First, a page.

What are the best practices you have taken from your own work in Bangladesh, and do you find there is a strong understanding of the disease there? 

“Being a country with 160 plus million people, we are doing fairly well with diarrhea control, I must say.”

— Azharul Islam Khan, chief physician at the icddr,b hospital

In Bangladesh you see ORS promotion where icddr,b has taken the lead and this has played a major role. Altogether, there has been no formal scaling up of ORS, but the word of mouth spreads, and we have 84 percent ORS coverage [of the country], which indicates that people know there is always diarrhea and cholera in Bangladesh — and whenever there is diarrhea, we need to take ORS, available at the smallest shops. Being a country with 160 plus million people, we are doing fairly well with diarrhea control, I must say.

How quickly do cholera patients require medical intervention?

The management of cholera is not magic science. It is timely science. Say, we administer intravenous fluid to someone with cholera, [which] otherwise may result in death in four to six hours or 10-12 hours due to the depletion of fluids. We are always prepared in terms of logistics and expertise.

In 2007, we had a massive flood which inundated more than 50 percent of our districts and at the icddr,b hospital we saw 45,000 [medical] cases in two and a half months, of which around 40 percent were cholera cases.

What do you think is most important to stress when you meet with people you are training, and communities impacted by cholera? 

“Promotion of ORS, timely referral of a patient, and avoiding indiscriminate treatment of antibiotics.”

Promotion of ORS. It is the universal solution to the treatment of diarrheal diseases. Promotion of ORS, timely referral of a patient, and avoiding indiscriminate treatment of antibiotics. Antibiotics definitely have a role, but it is second rate to intravenous fluids. Antibiotic reduces the duration of the episode and the transmission into the community. We often see ORS being given, but there is sometimes the issue of overuse, and multiple use, of antibiotics.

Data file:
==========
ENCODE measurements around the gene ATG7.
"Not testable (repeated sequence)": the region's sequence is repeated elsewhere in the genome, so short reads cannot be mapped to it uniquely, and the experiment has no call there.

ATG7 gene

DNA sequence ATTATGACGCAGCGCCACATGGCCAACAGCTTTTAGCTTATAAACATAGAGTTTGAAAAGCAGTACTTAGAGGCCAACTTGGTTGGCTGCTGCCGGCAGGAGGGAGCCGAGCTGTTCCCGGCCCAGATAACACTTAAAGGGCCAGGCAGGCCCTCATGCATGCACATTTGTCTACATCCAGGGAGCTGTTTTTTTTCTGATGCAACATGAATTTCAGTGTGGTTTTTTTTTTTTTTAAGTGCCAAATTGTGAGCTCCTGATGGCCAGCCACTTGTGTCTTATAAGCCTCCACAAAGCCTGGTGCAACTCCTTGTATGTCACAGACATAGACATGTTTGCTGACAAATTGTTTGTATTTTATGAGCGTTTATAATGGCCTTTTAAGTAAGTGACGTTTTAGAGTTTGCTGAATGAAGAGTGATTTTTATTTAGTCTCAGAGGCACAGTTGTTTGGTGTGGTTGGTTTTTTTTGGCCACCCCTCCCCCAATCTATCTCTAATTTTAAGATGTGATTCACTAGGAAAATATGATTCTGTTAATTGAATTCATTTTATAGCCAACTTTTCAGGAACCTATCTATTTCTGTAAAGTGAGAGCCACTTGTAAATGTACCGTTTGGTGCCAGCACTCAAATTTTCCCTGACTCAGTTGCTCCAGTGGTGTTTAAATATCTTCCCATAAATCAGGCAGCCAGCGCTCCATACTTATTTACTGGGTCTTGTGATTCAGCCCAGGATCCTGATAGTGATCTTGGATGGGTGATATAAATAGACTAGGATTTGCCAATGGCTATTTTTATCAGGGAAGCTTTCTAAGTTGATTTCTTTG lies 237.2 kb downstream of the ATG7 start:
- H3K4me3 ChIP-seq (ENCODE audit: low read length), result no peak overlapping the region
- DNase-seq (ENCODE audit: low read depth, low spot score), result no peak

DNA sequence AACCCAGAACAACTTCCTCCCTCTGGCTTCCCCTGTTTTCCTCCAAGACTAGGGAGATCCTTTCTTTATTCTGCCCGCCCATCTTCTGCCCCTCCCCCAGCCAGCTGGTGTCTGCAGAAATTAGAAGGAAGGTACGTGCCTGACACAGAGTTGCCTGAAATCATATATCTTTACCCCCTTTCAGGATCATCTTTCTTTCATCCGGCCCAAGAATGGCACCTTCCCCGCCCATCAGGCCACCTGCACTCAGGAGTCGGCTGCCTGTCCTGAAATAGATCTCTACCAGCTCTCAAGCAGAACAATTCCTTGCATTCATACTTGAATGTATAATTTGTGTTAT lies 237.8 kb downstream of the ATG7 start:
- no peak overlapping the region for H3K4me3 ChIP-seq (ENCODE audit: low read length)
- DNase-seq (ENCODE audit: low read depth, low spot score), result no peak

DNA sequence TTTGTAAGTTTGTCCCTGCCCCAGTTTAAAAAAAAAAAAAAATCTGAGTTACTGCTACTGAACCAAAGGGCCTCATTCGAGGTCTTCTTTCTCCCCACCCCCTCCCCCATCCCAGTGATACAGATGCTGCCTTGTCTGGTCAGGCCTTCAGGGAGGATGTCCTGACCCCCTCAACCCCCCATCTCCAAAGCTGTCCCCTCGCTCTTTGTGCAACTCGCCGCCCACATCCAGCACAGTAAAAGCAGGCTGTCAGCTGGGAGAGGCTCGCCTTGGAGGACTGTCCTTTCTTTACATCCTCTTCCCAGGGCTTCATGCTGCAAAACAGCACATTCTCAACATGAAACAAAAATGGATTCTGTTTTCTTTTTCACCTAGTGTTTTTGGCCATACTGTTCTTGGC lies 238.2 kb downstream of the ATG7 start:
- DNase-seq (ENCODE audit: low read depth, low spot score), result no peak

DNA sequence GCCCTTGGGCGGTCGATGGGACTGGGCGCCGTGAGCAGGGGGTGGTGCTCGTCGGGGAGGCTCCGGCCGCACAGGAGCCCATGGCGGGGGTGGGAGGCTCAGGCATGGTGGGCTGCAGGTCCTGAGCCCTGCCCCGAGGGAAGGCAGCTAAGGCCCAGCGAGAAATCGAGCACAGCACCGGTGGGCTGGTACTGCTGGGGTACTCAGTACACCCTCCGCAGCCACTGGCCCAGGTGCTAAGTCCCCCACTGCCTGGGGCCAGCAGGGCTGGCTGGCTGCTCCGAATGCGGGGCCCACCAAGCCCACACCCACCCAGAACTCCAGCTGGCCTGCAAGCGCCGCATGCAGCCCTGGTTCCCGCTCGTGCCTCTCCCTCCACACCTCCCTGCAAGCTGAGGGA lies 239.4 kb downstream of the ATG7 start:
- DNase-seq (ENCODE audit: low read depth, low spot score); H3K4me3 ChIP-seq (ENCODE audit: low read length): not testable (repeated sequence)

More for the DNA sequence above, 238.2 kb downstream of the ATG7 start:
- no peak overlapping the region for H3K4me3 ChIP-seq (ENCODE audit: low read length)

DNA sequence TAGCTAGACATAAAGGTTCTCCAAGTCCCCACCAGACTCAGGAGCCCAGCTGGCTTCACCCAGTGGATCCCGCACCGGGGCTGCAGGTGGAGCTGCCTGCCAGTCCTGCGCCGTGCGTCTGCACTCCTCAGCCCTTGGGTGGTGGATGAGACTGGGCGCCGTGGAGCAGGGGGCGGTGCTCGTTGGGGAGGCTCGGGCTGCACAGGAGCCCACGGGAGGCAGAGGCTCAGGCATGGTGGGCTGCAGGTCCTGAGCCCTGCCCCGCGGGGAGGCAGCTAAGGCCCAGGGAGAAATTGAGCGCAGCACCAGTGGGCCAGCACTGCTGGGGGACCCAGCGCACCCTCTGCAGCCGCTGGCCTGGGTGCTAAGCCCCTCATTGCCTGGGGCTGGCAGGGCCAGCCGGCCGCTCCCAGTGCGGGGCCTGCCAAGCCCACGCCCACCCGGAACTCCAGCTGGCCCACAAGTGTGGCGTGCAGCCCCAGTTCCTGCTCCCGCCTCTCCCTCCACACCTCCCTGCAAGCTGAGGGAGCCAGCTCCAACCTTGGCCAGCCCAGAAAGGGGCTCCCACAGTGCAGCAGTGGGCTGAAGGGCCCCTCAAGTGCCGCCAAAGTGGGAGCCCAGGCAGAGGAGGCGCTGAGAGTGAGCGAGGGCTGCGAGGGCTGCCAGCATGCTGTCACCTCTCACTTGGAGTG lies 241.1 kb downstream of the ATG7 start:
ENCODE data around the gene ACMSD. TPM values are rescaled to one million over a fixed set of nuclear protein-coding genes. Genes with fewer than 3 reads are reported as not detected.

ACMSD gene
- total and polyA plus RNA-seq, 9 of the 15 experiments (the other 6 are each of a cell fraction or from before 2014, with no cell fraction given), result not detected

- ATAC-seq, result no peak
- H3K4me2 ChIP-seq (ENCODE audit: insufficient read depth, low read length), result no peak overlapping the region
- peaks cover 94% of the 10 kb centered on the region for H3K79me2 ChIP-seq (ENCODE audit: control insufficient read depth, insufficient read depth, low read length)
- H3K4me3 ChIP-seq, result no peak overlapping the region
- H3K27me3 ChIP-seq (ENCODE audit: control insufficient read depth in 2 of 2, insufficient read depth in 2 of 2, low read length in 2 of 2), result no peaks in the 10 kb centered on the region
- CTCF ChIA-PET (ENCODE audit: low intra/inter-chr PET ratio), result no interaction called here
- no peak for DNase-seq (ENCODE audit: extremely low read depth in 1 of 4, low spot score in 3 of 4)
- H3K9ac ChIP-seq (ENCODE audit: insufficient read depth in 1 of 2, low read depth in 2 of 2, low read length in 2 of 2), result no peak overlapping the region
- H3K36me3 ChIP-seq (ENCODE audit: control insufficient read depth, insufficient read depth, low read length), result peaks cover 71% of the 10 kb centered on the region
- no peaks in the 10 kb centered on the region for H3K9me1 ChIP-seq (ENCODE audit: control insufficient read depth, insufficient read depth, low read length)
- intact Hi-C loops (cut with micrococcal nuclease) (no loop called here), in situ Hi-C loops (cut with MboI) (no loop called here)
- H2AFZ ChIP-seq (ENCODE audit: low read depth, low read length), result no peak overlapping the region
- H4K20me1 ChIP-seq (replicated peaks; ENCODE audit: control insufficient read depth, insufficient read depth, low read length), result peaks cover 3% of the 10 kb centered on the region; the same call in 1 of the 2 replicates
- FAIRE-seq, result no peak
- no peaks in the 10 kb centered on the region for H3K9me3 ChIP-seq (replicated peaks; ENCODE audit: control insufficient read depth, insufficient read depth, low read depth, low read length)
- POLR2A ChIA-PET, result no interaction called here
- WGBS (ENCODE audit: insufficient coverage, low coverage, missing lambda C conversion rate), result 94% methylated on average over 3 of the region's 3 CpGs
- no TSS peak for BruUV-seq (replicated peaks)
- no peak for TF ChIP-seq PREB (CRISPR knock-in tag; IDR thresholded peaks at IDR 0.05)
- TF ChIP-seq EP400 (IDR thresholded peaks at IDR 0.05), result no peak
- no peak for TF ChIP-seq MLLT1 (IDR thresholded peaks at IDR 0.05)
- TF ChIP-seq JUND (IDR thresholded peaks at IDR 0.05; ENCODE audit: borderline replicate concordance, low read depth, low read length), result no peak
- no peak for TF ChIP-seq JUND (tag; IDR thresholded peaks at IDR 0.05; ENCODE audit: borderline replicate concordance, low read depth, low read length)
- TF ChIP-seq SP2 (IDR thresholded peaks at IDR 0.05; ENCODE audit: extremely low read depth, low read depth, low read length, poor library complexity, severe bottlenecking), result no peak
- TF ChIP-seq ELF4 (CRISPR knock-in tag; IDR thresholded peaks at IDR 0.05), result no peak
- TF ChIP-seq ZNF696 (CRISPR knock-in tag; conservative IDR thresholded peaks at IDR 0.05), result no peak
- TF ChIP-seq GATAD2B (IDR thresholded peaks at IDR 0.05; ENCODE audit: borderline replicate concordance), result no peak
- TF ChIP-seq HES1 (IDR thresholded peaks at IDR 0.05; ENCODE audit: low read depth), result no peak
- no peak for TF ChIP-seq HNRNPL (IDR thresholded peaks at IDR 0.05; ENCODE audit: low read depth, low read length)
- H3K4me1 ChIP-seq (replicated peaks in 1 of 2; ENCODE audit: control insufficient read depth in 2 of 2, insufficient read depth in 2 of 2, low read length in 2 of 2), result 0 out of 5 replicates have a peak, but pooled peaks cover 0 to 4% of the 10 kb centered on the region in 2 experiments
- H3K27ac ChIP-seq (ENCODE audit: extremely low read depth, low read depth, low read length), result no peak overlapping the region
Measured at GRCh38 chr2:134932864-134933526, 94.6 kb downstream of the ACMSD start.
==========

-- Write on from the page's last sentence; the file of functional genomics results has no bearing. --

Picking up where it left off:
Given the geographic range of your trainings, and reports of cholera’s appearance in new areas, do you view it as a chronic epidemic that will continue to resurface? 

If you look at developing countries and countries at war, cholera outbreaks happen because of poor environmental conditions, lack of proper hygiene, and food handling and spoiled foods. No decontamination, or lack of hygiene, no use of soap, and lack safe water — all of this combines to an outbreak of diarrheal disease. In Bangladesh, the water supply and sewage infrastructure is not perfect and it will take another couple of decades before we can open the tap and drink water from that. That situation occurs in other either poor or developing countries.

Have you seen a boost in the need and requests for cholera training over the last few years?

It depends. Whenever there is an outbreak, we like to have an increased number of sessions, but we also say that for those countries where cholera is endemic it is good to have capacity building and then carry out an infrastructure training two years later, to see how people move. If you go to Somalia after six months, you find the providers we are training have all moved on to another country with a better job. A big part is sharing experiences and the coordination and the distribution of logistics. At the end of any mission, we put together a set of recommendations, based on that country’s experience with us, and we give it to WHO and health ministry officials so they can follow up on this.

About the author

  • Amy Lieberman

    Amy Lieberman is the U.N. Correspondent for Devex. She covers the United Nations and reports on global development and politics. Amy previously worked as a freelance reporter, covering the environment, human rights, immigration, and health across the U.S. and in more than 10 countries, including Colombia, Mexico, Nepal, and Cambodia. Her coverage has appeared in the Guardian, the Atlantic, Slate, and the Los Angeles Times. A native New Yorker, Amy received her master’s degree in politics and government from Columbia’s School of Journalism.